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In 2005 Phyllis Opoku-Gyimah, a political activist fondly known as Lady Phyll, loaded a group of queer black women on to two buses and took them to Southend-on-Sea for a weekend.
‘I was running an online networking group called BLUK (Black Lesbians in the UK),’ the Islington local says, ‘but decided I wanted to take things offline, and Southend was one of the few places we could afford to go.’
Known for her work fighting for the rights of civil service workers, she was unfazed by limited funding and the group made the weekend an unforgettable one. Volleyball, barrels of rum punch, a jerk pan and turntables all featured heavily.
Fast-forward 14 years and that trip has grown into Europe’s largest annual celebration for LGBTQ+ people of African, Asian, Caribbean, Middle Eastern and Latin American descent: UK Black Pride. This Sunday the festival will take over Hackney’s Haggerston Park for the first time. More than 6,000 people are expected to attend.
Despite the transformation, the purpose of Black Pride has remained the same since its origin. For Lady Phyll, it came about for two reasons. Firstly, not being able to see herself or her community in the wider Pride movement. Secondly, the lack of acknowledgment by the LGBTQ+ community that black queer people deal with racism as well as homophobia. Even in the face of a 2018 Stonewall report finding that 51 percent of black LGBTQ+ people have experienced discrimination or poor treatment from others in their local LGBTQ+ community because of their ethnicity.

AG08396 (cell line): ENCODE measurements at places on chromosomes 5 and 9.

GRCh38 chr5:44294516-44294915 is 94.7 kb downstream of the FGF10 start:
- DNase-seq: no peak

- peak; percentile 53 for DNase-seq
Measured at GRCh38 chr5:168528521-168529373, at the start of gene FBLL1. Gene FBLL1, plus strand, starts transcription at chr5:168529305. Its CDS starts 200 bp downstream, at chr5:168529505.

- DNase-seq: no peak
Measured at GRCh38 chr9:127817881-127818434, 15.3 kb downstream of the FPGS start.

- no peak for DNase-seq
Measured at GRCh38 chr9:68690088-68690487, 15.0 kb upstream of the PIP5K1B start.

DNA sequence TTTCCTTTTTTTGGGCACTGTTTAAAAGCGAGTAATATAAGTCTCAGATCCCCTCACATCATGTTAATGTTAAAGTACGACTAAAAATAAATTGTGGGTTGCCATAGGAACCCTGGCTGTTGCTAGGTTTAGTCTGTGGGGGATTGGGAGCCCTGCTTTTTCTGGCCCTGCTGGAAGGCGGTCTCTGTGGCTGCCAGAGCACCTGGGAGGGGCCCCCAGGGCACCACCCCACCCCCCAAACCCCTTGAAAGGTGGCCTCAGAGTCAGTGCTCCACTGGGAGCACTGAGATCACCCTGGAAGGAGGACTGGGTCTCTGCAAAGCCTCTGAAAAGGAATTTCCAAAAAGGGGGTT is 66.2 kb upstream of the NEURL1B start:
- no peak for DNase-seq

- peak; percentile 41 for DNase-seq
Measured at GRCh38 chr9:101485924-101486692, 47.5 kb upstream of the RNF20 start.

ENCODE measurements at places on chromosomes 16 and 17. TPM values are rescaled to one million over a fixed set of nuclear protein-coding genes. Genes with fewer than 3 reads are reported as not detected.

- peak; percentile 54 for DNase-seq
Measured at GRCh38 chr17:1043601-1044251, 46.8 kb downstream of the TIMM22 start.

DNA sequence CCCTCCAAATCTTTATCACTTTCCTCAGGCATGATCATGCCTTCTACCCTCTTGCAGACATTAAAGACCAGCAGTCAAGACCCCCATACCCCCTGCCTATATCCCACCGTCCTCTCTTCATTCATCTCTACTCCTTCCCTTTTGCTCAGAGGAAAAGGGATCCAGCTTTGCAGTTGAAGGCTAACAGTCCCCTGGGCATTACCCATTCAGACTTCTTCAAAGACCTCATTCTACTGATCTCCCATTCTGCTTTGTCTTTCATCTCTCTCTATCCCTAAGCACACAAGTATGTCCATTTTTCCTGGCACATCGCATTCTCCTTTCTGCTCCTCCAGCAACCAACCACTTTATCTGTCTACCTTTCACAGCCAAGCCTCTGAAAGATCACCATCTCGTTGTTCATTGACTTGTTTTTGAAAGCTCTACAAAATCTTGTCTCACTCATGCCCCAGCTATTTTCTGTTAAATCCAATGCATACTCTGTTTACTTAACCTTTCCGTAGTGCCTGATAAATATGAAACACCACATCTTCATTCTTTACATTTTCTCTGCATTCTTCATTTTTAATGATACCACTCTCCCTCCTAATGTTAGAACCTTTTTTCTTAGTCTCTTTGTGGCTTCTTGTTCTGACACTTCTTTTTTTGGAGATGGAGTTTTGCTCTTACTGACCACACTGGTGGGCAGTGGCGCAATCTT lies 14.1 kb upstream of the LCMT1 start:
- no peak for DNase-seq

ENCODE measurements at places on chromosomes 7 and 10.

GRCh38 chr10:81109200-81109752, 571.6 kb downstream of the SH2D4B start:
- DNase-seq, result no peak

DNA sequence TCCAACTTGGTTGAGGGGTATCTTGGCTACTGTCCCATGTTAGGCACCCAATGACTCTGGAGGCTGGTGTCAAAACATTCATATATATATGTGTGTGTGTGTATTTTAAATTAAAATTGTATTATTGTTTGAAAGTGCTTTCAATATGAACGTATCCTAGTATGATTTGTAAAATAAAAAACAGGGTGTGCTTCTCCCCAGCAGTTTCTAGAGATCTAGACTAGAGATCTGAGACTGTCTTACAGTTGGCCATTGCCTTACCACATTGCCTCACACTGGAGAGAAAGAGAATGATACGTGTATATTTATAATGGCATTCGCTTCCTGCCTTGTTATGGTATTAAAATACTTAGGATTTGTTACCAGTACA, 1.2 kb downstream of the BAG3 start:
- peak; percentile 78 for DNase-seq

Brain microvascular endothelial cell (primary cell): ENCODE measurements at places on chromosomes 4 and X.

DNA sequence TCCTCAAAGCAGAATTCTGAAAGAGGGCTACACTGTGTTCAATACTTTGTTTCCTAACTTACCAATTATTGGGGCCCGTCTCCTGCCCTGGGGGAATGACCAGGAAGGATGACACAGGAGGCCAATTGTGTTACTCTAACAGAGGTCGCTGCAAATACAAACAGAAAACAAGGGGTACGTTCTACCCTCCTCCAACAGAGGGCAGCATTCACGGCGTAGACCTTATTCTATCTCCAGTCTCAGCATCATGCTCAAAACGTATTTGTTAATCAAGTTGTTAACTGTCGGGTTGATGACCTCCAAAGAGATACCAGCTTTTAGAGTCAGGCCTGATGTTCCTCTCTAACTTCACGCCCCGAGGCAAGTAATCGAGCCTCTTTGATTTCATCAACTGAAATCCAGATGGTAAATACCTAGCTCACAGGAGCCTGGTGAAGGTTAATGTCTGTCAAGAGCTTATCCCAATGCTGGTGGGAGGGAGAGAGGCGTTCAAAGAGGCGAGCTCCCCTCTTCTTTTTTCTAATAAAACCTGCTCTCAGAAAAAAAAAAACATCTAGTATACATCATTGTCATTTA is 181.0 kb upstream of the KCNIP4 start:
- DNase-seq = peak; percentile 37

‘I’m seen as a black woman before anyone knows anything about my sexuality,’ Lady Phyll notes. ‘So creating this space was about being able to be present, visible and empowered with people who could understand your struggle.’
One of those people is Skye Chirape. The 38-year-old activist and academic attended the Black Pride in Southend-on-Sea. She remembers the trip fondly, particularly as it was during a time when she wasn’t sure of her own sexual identity and was finding her feet as a Zimbabwean refugee in London. ‘It was the first time at a Pride event when I felt like I didn’t have to hide any part of me. I could be fully Zimbabwean, African, black and confused – and it just felt like home. I was surrounded by all these black LGBTQ+ folk who understood the traumas I was bringing.’
That first weekend showed just how important it was to feel able to celebrate being LGBTQ+ and black at the same time. It wasn’t long before Lady Phyll took the idea of a ‘Black Pride’ to LGBTQ+ mainstream organisations. ‘We were told to get lost and that there didn’t need to be a Black Pride when we could “just join the normal Pride”.’ Being told ‘no’ didn’t deter the growing UK Black Pride team, who decided to raise their own money to bring together the things they wanted to see in a festival. The first official UK Black Pride took place in Regent’s Park in 2007.